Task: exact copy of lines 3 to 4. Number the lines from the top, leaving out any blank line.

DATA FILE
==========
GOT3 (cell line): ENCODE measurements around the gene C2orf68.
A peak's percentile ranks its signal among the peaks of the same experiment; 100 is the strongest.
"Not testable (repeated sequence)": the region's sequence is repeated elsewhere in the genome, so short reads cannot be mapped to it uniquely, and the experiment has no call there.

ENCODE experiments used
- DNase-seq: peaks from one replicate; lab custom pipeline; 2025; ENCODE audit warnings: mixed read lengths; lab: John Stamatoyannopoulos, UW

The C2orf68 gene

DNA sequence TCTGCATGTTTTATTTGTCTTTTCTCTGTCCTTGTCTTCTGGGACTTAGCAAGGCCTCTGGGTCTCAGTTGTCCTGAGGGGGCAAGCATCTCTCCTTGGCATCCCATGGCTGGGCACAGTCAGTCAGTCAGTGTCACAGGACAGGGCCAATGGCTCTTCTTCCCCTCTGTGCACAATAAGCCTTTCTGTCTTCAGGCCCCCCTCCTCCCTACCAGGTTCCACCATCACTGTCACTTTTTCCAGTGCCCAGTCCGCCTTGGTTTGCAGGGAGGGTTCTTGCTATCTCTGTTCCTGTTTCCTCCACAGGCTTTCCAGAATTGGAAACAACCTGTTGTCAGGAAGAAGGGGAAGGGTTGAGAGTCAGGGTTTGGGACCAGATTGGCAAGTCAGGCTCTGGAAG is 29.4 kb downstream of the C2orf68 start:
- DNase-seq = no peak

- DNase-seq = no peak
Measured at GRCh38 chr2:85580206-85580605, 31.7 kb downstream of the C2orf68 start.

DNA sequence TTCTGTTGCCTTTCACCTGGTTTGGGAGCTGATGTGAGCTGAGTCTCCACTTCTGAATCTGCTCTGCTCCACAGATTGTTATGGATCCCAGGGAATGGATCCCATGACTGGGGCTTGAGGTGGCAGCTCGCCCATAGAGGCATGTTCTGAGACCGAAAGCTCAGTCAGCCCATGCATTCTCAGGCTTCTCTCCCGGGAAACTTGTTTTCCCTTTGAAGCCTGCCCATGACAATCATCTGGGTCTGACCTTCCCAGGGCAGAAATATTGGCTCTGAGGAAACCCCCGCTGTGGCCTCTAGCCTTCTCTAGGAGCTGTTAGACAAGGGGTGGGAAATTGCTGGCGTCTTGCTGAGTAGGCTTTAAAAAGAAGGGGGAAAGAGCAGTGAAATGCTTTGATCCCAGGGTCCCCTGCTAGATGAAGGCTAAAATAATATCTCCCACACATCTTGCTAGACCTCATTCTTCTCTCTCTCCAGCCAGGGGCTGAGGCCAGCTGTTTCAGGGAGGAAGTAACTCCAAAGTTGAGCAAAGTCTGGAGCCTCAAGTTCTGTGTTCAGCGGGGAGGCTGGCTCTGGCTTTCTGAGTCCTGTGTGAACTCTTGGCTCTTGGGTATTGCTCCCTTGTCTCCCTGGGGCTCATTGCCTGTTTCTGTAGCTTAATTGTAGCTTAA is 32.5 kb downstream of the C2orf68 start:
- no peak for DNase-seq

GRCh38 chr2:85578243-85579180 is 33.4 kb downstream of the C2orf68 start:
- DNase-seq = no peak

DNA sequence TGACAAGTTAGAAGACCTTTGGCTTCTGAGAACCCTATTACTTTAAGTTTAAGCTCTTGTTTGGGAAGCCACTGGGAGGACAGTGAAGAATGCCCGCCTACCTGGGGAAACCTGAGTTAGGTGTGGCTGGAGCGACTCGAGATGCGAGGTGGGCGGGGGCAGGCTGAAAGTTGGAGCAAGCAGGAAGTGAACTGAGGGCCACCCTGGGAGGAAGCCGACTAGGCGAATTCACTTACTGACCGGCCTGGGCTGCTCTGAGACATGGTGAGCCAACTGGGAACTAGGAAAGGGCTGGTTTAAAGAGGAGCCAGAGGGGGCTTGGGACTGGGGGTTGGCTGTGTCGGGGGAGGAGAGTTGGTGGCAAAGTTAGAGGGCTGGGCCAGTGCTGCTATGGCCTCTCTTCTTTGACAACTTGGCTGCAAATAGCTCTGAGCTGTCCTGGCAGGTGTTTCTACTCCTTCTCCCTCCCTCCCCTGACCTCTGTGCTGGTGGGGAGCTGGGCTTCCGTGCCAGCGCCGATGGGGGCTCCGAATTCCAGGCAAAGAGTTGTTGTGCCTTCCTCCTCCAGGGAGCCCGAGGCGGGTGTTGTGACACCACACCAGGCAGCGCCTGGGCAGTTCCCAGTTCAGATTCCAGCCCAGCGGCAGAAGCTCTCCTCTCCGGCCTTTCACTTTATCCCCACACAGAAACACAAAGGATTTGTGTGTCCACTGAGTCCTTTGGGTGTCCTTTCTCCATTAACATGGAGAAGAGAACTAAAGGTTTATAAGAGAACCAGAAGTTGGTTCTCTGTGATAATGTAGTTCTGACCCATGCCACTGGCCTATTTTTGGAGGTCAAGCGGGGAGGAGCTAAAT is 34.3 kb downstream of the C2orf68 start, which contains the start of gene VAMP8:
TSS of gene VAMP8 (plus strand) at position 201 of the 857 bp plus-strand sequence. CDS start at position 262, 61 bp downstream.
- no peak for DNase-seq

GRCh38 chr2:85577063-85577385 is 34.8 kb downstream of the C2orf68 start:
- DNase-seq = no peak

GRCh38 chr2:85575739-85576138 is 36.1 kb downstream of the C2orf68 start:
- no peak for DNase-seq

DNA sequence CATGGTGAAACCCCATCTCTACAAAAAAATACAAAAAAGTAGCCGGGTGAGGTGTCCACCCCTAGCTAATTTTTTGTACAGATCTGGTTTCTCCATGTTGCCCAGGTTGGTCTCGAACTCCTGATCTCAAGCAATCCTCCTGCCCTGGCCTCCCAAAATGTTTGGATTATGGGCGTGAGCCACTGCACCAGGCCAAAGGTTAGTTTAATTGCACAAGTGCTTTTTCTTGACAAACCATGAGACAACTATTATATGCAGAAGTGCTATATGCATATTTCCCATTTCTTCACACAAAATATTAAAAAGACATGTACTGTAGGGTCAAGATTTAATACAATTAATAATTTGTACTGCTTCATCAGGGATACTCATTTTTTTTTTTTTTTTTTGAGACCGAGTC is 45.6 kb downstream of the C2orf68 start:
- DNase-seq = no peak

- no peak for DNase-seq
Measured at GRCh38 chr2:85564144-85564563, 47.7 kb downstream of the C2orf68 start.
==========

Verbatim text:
"Not testable (repeated sequence)": the region's sequence is repeated elsewhere in the genome, so short reads cannot be mapped to it uniquely, and the experiment has no call there.

ENCODE experiments used